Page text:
Jason Morse (he/they)


Jason Morse

B.A. English, Creative Writing Concentration, University of Maine
M.A. English Language and Literature, University of Washington
Ph.D. English Language and Literature, University of Washington

Office: UW1-391
Email: jhmorse@uw.edu


My research takes an interdisciplinary and intersectional approach to the cultural studies of sexuality as a form of gendered racial power, including especially the way that stereotypes work as tactics of this power. I argue that literature and other cultural texts have always provided an better understanding of the stereotype as a form of power than the established theories and scholarship have.


I teach classes on writing, American race and ethnic studies, feminist, gender, and queer/sexuality studies, literature, film, and visual art. My main teaching objective is to introduce learners to concepts and cultural texts that allow them to understand the variety of ways that power shapes our understanding of the social world, including our understanding of both others and ourselves. I am continually developing an inclusive, anti-racist/feminist pedagogy that encourages learners to work actively to investigate the various ways that cultural texts (including literature, visual art, film, graphic memoir/comics, internet media, and bodies as texts) engage the intersection of the social categories of race, sexuality, and gender through a close attention to language and context and a critical questioning of the assumptions underlying most forms of cultural representation.

Writing is an important aspect of all of my courses. I believe a writing-focused engagement with the cultural studies of literature and art allows students the opportunity to research and write about topics that explore their own life-worlds at a variety of critical distances while they develop foundational analytical skills that translate to other classes and their work beyond the university. For example, my composition and research writing courses offer new writers the opportunity to practice the skills, genres, and conventions of academic argumentation by engaging research and writing as an essential way to make connections between the analysis of sometimes difficult critical concepts in scholarly sources, their own interpretation of cultural texts (sometimes from different time periods), and their own social worlds. My literature and cultural, American, and ethnic studies classes focus similarly on a cultural critique that interprets multi-ethnic, multi-generic texts that represent UWB’s diverse student populations through the analysis of form, concepts, texts, and the historical, cultural, and social contexts of our present moment in order to better understand how power works through the institutional structures and the social formations, categories, and practices that frame and structure our lives. The goal of all of my classes is to build students’ intellectual confidence in their own interpretations of texts and their own analysis of their life-worlds.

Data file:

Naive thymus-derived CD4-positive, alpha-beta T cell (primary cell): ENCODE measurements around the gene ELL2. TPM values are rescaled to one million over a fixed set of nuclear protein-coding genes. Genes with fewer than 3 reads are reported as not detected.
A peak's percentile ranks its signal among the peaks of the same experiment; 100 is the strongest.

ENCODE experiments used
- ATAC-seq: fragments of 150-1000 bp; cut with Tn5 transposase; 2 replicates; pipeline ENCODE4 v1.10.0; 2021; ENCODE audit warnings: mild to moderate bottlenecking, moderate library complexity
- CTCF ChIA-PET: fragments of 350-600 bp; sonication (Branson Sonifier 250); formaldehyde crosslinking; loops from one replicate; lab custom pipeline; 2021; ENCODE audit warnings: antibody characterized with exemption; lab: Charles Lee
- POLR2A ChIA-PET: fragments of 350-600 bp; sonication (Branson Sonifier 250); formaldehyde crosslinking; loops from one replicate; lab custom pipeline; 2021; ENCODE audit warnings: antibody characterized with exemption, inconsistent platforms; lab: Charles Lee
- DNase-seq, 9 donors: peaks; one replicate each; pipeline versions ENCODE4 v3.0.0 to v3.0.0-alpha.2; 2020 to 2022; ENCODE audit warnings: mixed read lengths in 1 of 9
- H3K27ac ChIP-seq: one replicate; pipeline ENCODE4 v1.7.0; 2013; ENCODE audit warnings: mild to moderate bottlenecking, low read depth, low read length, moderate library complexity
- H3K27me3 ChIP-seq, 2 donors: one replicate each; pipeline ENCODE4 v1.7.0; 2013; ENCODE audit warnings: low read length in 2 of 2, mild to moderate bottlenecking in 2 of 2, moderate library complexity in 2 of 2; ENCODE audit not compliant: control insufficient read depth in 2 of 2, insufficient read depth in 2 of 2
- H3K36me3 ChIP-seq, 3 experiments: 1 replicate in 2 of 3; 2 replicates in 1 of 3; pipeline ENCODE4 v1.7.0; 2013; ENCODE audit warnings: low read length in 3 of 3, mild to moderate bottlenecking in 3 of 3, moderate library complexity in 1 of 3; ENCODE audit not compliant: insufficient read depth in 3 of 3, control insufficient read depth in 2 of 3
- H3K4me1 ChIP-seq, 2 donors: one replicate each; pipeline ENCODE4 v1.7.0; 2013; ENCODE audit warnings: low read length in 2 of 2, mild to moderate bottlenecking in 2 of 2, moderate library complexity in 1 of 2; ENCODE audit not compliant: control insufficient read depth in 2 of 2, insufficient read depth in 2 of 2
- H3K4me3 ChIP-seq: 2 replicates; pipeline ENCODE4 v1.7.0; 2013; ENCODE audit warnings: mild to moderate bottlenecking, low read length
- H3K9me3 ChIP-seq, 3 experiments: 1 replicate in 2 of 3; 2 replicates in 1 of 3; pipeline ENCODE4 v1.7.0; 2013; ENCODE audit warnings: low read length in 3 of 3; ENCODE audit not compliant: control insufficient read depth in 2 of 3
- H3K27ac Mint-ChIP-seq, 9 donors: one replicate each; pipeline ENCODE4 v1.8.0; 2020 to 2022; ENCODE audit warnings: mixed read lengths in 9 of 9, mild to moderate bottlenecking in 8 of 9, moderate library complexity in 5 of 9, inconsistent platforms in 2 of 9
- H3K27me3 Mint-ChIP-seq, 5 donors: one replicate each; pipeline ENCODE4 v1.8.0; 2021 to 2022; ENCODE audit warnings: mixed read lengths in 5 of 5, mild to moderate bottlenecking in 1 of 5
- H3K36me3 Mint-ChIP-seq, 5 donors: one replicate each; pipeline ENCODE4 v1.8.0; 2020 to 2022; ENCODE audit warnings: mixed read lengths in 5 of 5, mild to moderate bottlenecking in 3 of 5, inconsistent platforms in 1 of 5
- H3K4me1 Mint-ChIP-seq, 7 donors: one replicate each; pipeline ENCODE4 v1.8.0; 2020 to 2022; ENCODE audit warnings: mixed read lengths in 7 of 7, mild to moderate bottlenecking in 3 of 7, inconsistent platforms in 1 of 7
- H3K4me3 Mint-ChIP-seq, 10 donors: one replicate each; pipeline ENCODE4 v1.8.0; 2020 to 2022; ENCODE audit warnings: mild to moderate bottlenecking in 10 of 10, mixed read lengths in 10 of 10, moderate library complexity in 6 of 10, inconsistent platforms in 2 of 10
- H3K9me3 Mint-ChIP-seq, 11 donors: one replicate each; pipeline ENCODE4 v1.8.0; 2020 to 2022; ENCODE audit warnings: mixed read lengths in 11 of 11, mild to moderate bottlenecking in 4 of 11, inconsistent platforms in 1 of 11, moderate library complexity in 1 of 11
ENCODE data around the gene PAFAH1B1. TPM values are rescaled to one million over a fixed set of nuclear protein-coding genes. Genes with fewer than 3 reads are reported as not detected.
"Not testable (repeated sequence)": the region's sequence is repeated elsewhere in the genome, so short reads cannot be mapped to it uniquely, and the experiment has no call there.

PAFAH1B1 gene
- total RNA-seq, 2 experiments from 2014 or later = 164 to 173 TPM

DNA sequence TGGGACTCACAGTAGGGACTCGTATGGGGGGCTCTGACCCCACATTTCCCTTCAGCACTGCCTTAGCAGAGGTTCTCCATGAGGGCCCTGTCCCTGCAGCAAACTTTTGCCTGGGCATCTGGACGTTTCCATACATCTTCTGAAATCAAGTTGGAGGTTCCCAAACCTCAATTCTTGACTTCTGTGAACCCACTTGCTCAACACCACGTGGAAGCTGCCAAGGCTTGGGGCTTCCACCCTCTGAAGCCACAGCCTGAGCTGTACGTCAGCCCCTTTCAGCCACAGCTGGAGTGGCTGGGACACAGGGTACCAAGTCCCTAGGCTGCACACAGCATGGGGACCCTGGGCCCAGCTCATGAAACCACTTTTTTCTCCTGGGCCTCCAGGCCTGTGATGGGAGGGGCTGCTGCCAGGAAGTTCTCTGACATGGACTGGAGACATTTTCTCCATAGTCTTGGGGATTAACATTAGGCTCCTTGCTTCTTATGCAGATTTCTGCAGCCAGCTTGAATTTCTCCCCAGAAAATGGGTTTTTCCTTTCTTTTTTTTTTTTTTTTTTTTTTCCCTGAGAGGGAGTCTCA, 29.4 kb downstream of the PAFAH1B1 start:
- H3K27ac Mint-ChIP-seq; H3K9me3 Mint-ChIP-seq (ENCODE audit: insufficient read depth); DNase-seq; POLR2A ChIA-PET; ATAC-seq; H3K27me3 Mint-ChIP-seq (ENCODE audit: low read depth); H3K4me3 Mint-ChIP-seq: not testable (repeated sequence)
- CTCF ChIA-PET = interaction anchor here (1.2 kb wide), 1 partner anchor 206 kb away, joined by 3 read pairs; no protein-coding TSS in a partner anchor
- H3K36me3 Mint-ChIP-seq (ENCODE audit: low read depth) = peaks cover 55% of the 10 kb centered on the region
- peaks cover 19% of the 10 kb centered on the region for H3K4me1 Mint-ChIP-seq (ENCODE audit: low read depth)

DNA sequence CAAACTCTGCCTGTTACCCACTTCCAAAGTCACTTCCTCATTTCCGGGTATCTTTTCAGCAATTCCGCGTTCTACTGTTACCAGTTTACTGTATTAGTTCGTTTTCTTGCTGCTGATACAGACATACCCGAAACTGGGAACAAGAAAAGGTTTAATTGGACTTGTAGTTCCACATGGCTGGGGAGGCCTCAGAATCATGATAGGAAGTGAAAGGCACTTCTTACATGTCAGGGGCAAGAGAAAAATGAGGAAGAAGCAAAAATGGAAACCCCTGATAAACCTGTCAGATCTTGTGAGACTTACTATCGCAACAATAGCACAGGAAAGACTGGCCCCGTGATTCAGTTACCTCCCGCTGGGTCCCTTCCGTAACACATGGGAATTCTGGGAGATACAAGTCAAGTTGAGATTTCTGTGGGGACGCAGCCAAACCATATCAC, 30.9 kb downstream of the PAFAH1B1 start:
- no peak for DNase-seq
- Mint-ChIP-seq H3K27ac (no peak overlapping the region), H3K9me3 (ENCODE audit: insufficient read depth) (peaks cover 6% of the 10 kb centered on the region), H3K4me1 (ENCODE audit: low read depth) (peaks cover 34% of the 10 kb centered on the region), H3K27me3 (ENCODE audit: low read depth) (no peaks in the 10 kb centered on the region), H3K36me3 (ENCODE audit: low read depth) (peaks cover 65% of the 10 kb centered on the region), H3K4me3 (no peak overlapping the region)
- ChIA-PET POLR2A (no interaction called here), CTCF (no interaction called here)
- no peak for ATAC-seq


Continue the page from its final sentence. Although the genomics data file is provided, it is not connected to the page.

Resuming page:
Recent Courses Taught

BIS/BEDUC 255 Critical Diversity Studies: “American Intersections”
BCORE 104 Discovery Core Experience: “The Cultural Work of Stereotypes”